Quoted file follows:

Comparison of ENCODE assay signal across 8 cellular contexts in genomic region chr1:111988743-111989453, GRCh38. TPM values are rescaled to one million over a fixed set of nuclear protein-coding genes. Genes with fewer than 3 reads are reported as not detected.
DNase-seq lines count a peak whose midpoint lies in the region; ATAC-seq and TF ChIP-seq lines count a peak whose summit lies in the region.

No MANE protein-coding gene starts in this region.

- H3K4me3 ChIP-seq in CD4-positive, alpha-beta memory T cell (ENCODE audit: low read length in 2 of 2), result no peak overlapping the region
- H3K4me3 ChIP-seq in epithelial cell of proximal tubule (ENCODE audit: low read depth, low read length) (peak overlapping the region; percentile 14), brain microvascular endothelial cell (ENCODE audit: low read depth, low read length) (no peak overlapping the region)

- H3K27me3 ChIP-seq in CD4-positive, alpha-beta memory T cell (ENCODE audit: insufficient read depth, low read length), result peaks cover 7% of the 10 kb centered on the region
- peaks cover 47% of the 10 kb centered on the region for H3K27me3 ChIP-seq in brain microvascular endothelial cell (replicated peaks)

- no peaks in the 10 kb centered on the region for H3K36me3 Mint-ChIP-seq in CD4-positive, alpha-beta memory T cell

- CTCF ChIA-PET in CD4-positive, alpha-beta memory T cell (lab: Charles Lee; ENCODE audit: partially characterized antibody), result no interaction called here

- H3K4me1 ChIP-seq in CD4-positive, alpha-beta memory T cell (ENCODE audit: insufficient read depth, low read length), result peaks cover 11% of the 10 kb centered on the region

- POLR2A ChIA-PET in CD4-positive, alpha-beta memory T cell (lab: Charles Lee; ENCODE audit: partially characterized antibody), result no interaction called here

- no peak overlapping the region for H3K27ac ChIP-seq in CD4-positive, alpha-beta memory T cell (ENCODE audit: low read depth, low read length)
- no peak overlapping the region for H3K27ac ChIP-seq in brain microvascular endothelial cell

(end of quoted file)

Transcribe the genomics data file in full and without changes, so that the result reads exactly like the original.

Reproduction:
Comparison of ENCODE assay signal across 8 cellular contexts in genomic region chr1:111988743-111989453, GRCh38. TPM values are rescaled to one million over a fixed set of nuclear protein-coding genes. Genes with fewer than 3 reads are reported as not detected.
DNase-seq lines count a peak whose midpoint lies in the region; ATAC-seq and TF ChIP-seq lines count a peak whose summit lies in the region.

No MANE protein-coding gene starts in this region.

- H3K4me3 ChIP-seq in CD4-positive, alpha-beta memory T cell (ENCODE audit: low read length in 2 of 2), result no peak overlapping the region
- H3K4me3 ChIP-seq in epithelial cell of proximal tubule (ENCODE audit: low read depth, low read length) (peak overlapping the region; percentile 14), brain microvascular endothelial cell (ENCODE audit: low read depth, low read length) (no peak overlapping the region)

- H3K27me3 ChIP-seq in CD4-positive, alpha-beta memory T cell (ENCODE audit: insufficient read depth, low read length), result peaks cover 7% of the 10 kb centered on the region
- peaks cover 47% of the 10 kb centered on the region for H3K27me3 ChIP-seq in brain microvascular endothelial cell (replicated peaks)

- no peaks in the 10 kb centered on the region for H3K36me3 Mint-ChIP-seq in CD4-positive, alpha-beta memory T cell

- CTCF ChIA-PET in CD4-positive, alpha-beta memory T cell (lab: Charles Lee; ENCODE audit: partially characterized antibody), result no interaction called here

- H3K4me1 ChIP-seq in CD4-positive, alpha-beta memory T cell (ENCODE audit: insufficient read depth, low read length), result peaks cover 11% of the 10 kb centered on the region

- POLR2A ChIA-PET in CD4-positive, alpha-beta memory T cell (lab: Charles Lee; ENCODE audit: partially characterized antibody), result no interaction called here

- no peak overlapping the region for H3K27ac ChIP-seq in CD4-positive, alpha-beta memory T cell (ENCODE audit: low read depth, low read length)
- no peak overlapping the region for H3K27ac ChIP-seq in brain microvascular endothelial cell